Law School Discussion

"some", "all", "most" etc....what's all that mean in LR?

Matthew_24_24

Re: "some", "all", "most" etc....what's all that mean in LR?
« Reply #10 on: August 04, 2004, 12:01:41 PM »
100 cars.

all cars are brown = 100 cars are brown
no cars are brown  = 0 cars are brown
some cars are brown = 1-100 cars are brown
some cars are not brown = 1-100 are not brown
a few cars are brown = 1-100 are brown
many cars are brown = 1-100 are brown
most cars are brown = 1-100 are brown
not all cars are brown = 1-100 are not brown

Anyone who says most = 51-100 is wrong.  Most is an existential quantifier in logic, nothing more...don't take the lay meaning of it.

Matthew

nathanielmark

Re: "some", "all", "most" etc....what's all that mean in LR?
« Reply #11 on: August 04, 2004, 12:02:49 PM »
i agree, with most = 51-100.  in fact, there was a question in a recent LSAT test that said "most but not all", which proves the point.

Matthew_24_24

Re: "some", "all", "most" etc....what's all that mean in LR?
« Reply #12 on: August 04, 2004, 12:04:17 PM »
GentleTim: that is wrong. If the questions you studied allowed you to get away with that, consider yourself lucky.

Matt

Matthew_24_24

Re: "some", "all", "most" etc....what's all that mean in LR?
« Reply #13 on: August 04, 2004, 12:07:15 PM »
Some but not all = 1-99, not 51-99. 

How does most but not all prove 51-100? it proves the 100, not the 51. :P

Didn't anyone here take a symbolic logic course?  This is scary.  Most does not equal MAJORITY in symbolic logic. This is a logic test not a  casual language test.

Matthew

nathanielmark

Re: "some", "all", "most" etc....what's all that mean in LR?
« Reply #14 on: August 04, 2004, 12:10:01 PM »
for LSAT purposes, if you are asked a question that wants an answer meeting the "most but not all" criteria, any answer that equates to 51-99 would be correct.

Matthew_24_24

Re: "some", "all", "most" etc....what's all that mean in LR?
« Reply #15 on: August 04, 2004, 12:12:27 PM »
***Since no one listens to me i dug up my symbolic logic textbook***

Since "at least one" leaves upon the possibility of more than one (and perhaps all), we can translate any quantity that falls short of a definitive all by using the existential quantifier.  Such phrases include "many," "a few," even "most," and while their casual sense is not captured, their logical sense can be indicated.

Matt

nathanielmark

Re: "some", "all", "most" etc....what's all that mean in LR?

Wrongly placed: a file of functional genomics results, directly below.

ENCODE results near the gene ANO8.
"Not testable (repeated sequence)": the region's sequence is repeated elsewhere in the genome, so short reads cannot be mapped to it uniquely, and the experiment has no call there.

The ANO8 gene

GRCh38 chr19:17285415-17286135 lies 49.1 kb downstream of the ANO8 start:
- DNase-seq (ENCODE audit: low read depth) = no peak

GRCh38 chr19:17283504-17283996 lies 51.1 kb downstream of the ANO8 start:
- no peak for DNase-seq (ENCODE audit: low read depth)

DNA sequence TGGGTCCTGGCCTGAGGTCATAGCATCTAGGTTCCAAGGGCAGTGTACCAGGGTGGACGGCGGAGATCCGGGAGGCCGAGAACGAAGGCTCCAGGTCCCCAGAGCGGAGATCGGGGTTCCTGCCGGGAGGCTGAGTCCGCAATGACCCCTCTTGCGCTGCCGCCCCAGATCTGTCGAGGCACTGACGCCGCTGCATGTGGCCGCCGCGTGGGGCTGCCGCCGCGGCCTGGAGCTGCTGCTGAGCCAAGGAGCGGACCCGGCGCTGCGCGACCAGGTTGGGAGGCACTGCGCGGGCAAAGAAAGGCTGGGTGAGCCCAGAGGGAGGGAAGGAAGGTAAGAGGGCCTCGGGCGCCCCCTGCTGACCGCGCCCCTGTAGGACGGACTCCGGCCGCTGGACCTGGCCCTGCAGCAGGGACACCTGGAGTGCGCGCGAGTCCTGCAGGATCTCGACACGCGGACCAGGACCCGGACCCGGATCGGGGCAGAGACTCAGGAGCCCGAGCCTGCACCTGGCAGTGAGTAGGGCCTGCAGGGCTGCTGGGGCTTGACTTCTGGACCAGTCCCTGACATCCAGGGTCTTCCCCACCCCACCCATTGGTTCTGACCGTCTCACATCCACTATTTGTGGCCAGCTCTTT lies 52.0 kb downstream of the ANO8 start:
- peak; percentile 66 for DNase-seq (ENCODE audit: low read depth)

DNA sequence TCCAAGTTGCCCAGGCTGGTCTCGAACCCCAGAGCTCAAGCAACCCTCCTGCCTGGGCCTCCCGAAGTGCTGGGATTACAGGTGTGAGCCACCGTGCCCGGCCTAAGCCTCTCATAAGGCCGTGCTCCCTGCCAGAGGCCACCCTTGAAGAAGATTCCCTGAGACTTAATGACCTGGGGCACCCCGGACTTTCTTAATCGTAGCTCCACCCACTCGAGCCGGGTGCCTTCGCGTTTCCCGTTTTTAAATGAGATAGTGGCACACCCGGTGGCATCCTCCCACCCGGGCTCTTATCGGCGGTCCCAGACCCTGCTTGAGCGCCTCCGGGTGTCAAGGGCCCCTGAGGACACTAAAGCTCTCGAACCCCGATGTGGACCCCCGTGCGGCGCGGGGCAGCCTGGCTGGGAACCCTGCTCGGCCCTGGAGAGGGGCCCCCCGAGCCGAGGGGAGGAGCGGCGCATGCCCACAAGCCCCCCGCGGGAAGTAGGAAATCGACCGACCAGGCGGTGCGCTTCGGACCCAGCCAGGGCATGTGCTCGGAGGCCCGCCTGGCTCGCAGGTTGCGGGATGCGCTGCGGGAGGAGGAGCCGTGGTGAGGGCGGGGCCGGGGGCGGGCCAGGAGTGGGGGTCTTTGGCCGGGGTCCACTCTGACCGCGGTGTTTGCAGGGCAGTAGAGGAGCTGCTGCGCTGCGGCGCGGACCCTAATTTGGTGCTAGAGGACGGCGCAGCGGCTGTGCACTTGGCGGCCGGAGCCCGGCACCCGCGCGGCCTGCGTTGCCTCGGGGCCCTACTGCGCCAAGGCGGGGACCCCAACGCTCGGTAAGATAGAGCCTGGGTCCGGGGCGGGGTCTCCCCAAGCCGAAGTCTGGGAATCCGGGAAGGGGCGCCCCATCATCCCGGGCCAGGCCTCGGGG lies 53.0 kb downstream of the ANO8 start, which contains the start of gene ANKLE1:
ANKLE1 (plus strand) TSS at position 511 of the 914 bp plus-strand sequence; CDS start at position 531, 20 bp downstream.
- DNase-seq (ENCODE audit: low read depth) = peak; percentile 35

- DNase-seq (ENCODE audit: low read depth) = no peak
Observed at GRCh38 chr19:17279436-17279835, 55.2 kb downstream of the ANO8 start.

« Reply #16 on: August 04, 2004, 12:14:05 PM »
thankfully, a fundamental understanding of logic is sufficient to do well on the LSAT.  in fact, if you were to spend time working out these types of complexities on the test, you probably would not score well.


***Since no one listens to me i dug up my symbolic logic textbook***

Since "at least one" leaves upon the possibility of more than one (and perhaps all), we can translate any quantity that falls short of a definitive all by using the existential quantifier.  Such phrases include "many," "a few," even "most," and while their casual sense is not captured, their logical sense can be indicated.

Matt

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Re: "some", "all", "most" etc....what's all that mean in LR?
« Reply #17 on: August 04, 2004, 12:20:35 PM »
This could be helpful but i dont see what the difference is from just turning Some and Most into AT LEAST ONE.

Relax Matt, i would agree with you... the LSAT usually does not offer you a number... so apply the KISS principle and juse change anything that isnt (NOT, NONE OF, or ALL) into AT LEAST ONE.

Matthew_24_24

Re: "some", "all", "most" etc....what's all that mean in LR?
« Reply #18 on: August 04, 2004, 12:22:16 PM »
No, on the LSAT, if you get "most but not all" any answer that is 1-99 would be correct.  Please show me one question where this would not work. 

If most had a majority sense, then the following statement would be true:

most women are idiots  (51-100)
most women have cancer (51-100)

Therefore, some women are idiots and have cancer (2-100)

Ya, that makes sense. Not. 

Hint: if you are GUESSING about this...please stop. (PS and TM does NOT count as authoritative)

Most is an existential quantifier, nothing more, in logic. 

Matt



nathanielmark

Re: "some", "all", "most" etc....what's all that mean in LR?
« Reply #19 on: August 04, 2004, 12:24:00 PM »

if you say so... you seem to be the authority here, so...


No, on the LSAT, if you get "most but not all" any answer that is 1-99 would be correct.  Please show me one question where this would not work. 

If most had a majority sense, then the following statement would be true:

most women are idiots  (51-100)
most women have cancer (51-100)

Therefore, some women are idiots and have cancer (2-100)

Ya, that makes sense. Not. 

Hint: if you are GUESSING about this...please stop. (PS and TM does NOT count as authoritative)

Most is an existential quantifier, nothing more, in logic. 

Matt